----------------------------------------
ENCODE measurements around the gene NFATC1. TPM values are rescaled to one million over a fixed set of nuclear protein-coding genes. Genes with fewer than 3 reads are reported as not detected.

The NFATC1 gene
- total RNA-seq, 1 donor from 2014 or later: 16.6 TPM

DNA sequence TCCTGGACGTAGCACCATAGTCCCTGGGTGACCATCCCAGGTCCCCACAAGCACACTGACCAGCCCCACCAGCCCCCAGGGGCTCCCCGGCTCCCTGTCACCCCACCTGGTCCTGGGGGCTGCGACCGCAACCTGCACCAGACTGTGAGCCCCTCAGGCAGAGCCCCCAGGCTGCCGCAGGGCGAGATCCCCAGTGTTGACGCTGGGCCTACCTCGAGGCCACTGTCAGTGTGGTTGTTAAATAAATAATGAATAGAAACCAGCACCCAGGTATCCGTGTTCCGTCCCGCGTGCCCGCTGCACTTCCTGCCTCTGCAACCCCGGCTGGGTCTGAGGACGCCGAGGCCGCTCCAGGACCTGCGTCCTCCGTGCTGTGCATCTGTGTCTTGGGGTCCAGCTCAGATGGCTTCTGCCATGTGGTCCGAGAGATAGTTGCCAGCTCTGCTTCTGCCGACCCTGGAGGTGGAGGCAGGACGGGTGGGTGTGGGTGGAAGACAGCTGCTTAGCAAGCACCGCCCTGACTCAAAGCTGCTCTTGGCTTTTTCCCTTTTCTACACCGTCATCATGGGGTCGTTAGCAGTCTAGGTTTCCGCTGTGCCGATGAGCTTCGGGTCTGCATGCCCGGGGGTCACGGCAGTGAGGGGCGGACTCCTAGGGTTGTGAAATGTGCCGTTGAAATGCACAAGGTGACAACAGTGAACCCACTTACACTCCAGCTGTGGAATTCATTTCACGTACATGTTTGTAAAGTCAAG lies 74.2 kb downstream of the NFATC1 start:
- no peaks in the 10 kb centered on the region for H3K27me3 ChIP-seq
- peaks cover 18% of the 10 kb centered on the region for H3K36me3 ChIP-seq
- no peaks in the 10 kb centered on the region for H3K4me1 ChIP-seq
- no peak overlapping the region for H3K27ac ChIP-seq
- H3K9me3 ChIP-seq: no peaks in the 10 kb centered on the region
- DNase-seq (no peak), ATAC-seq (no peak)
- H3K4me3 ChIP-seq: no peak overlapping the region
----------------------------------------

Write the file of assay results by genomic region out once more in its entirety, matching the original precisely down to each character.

ENCODE measurements around the gene NFATC1. TPM values are rescaled to one million over a fixed set of nuclear protein-coding genes. Genes with fewer than 3 reads are reported as not detected.

The NFATC1 gene
- total RNA-seq, 1 donor from 2014 or later: 16.6 TPM

DNA sequence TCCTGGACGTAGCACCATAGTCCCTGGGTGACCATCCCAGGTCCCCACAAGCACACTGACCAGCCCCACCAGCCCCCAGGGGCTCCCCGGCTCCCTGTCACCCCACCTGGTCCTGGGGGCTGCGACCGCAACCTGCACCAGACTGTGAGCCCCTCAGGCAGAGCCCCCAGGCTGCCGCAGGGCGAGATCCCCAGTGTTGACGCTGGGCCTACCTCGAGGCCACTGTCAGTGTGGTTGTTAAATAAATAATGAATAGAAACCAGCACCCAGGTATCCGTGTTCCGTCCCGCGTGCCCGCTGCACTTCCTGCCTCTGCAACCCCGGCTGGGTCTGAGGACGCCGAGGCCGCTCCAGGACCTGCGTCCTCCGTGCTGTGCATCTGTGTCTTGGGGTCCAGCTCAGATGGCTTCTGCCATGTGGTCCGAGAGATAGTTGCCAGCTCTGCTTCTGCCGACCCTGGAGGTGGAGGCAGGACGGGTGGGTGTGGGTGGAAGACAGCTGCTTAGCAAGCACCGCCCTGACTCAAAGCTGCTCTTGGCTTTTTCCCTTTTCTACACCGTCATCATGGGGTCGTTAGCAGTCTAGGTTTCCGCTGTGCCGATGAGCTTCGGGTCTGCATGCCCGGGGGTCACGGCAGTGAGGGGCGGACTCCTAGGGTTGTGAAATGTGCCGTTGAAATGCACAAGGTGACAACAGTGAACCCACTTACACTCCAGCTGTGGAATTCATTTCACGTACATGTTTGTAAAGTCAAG lies 74.2 kb downstream of the NFATC1 start:
- no peaks in the 10 kb centered on the region for H3K27me3 ChIP-seq
- peaks cover 18% of the 10 kb centered on the region for H3K36me3 ChIP-seq
- no peaks in the 10 kb centered on the region for H3K4me1 ChIP-seq
- no peak overlapping the region for H3K27ac ChIP-seq
- H3K9me3 ChIP-seq: no peaks in the 10 kb centered on the region
- DNase-seq (no peak), ATAC-seq (no peak)
- H3K4me3 ChIP-seq: no peak overlapping the region